Staunton, December 9 – Tbilisi’s continuing problems with its two largest Muslim minorities, the Azerbaijanis and the Adjars, have resurfaced since Georgia’s parliamentary election, and while these have received less attention than events in the capital, they may ultimately be even more important for the development of that South Caucasus country.
When his party dominated the Georgian parliament, President Mikhail Saakashvili was able to restrict coverage of these problems, but under the more open media regime of Prime Minister Bidzina Ivanishvili, they are attracting more attention, leading some to blame the new government for them and others to suggest that this attention will help resolve the situation.
According to the Georgian census of 2002, approximately 10 percent of Georgia’s population are Muslim, but Muslims there say that the actual figure is twice as high. Most are Azerbaijanis and Adjars, but there are also Tatars, Chechens, Chechen-Kistintsy and other North Caucasians.
As a result, relations between the Georgian government and Georgians in the opinion of Avraam Shmulyevich, president of Israel’s Institute for the Eastern Partnership and an expert on the Caucasus, “the religious sphere is almost a question of life and death for the preservation of the Georgian state” (www.politrus.com/2012/12/08/georgia-islam/).
Most of Georgia’s ethnic Azerbaijanis live in the Kvemo-Kartli region, where they form roughly half of the population According to observers, “both the Georgians and Azerbaijanis consider this region theirs historically and are certain their ancestors lived there from time immemorial” (peacekeeper.ru/ru/?module=news&action=view&id=16624).
Tensions between these two communities have risen over the last several months as a result of more than a dozen attacks on Azerbaijani families. Mubariz Akhmedoglu, the director of the Azerbaijani Center for Political Innovation, says that the motive behind these attacks was “not theft but rather a desire to put pressure on the Azerbaijanis in Georgia.”
A recent independent study released in Tbilisi suggested these problems were intensifying because “for every 20 Georgian babies” in the region, there are 80 Azerbaijani children.” This demographic divide, the study continued, would mean that “the number of Azerbaijanis really living in Georgia would already have reached 15 percent of the country’s population if there were not so great an outflow of the population from these regions to Azerbaijan and to Russia.”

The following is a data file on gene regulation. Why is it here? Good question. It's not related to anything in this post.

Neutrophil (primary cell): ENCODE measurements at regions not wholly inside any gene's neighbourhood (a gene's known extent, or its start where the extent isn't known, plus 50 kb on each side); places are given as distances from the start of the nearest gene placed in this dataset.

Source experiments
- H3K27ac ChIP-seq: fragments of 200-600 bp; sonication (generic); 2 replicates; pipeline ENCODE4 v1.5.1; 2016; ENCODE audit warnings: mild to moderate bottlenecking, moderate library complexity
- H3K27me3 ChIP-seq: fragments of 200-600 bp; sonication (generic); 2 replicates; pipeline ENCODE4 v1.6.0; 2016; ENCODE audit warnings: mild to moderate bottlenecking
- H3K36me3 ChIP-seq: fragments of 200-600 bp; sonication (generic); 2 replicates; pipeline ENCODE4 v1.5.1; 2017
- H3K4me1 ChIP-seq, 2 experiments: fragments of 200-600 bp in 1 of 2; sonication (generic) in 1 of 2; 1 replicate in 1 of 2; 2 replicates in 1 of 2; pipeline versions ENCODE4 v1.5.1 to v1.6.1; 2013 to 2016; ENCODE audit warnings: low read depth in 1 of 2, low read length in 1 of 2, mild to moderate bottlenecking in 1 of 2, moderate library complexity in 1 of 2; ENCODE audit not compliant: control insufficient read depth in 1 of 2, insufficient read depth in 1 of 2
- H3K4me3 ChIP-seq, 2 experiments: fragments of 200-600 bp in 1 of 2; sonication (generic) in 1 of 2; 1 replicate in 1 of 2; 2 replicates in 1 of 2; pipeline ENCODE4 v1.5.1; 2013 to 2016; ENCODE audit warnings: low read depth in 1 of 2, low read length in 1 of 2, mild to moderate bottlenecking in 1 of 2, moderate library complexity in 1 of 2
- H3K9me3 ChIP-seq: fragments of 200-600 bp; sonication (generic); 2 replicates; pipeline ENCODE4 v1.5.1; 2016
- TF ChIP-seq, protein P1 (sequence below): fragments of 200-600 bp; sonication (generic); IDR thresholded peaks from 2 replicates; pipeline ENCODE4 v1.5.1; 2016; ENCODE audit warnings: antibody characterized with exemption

Faced with these demographic challenges, Ali Mamedov, a Georgian Dream member of parliament, said, the Saakashvili government restricted the rights of the Azerbaijanis in Georgia in never-before-seen ways. The number of Azerbaijani language institutions was cut, and ethnic Georgians who did not know Azerbaijani were put in charge of Azerbaijani secondary schools.
Moreover, according to Mamedov, the previous Georgian government carried out a land reform in the region in a highly discriminatory way. Ethnic Azerbaijanis received less than a sixth of a hectare while ethnic Georgians received on average “three to four hectares.” And Tbilisi even renamed “numerous Azerbaijani villages and population points.”
But the sharpest interethnic conflict involving Georgia and it Muslims in recent weeks has been with the Adjars. On October 25, “local residents in the village of Nigvziani [in the Adjar area] blocked access to a Muslim prayer room and demanded an end to the conducting of Muslim religious services there.”
Not only did Georgian law enforcement agencies intervene to protect the Muslim Adjars, but Prime Minister Bidzina Ivanishvili spoke out about this clash, saying that it was “completely alien” to Georgia and asked followers of both traditions in Georgia not to fall victim to provocations (regnum.ru/news/polit/1602194.html#ixzz2ES8N3YKR).
These clashes have led outside observers to reconsider the ways in which the previous Georgian government dealt with its Muslim minority, why such conflicts are surfacing now, and how the new Ivanishvili regime is likely to proceed (www.politrus.com/2012/12/08/georgia-islam/).
In the view of some, like Azerbaijani political analyst Chingiz Mamedyarov, Saakashvili created many of the current problems because he sought to portray his country to the West as “the leader of the entire Caucasus” and thus acted in ways that violated existing arrangements about Islam in Georgia and Azerbaijan.
Last year, Saakashvili promoted the establishment of the Administration of Muslims of Georgia as an institution separate from and not subordinate to the Administration of Muslims of the Caucasus based in Baku, headed by Sheikh Allakhshukyur Pashazade, and responsible for all the Muslims of the Caucasus from the time of the Soviet Union.
Not only did that cut off the Azerbaijanis of Georgia from Baku, Mamedyarov said, but because many of those involved in the new administration have links to radicals in Turkey and Saudi Arabia, this move brought “to the borders of Russia international Islamic extremism” and assisted “the financing of militants in the republics of the North Caucasus.”
But others suggested that however much it might have upset some, Saakashvili’s move in this direction was completely understandable given the desire of Georgia to have administrative control over its own Muslims. And it is simply not the case, Shmulyevich argued, that the new group is infected by Salafi extremism.
“The official leadership of the Georgian Muslims,” including administration had Dzhemal Paksadze, are “ideological opponents of the Salafis.” “For ideological reasons, it has no ties and cannot have ties with the Salafis. On the contrary,” Shmulyevich insists, it is engagedin “a struggle for influence among the Muslim population of Georgia.”
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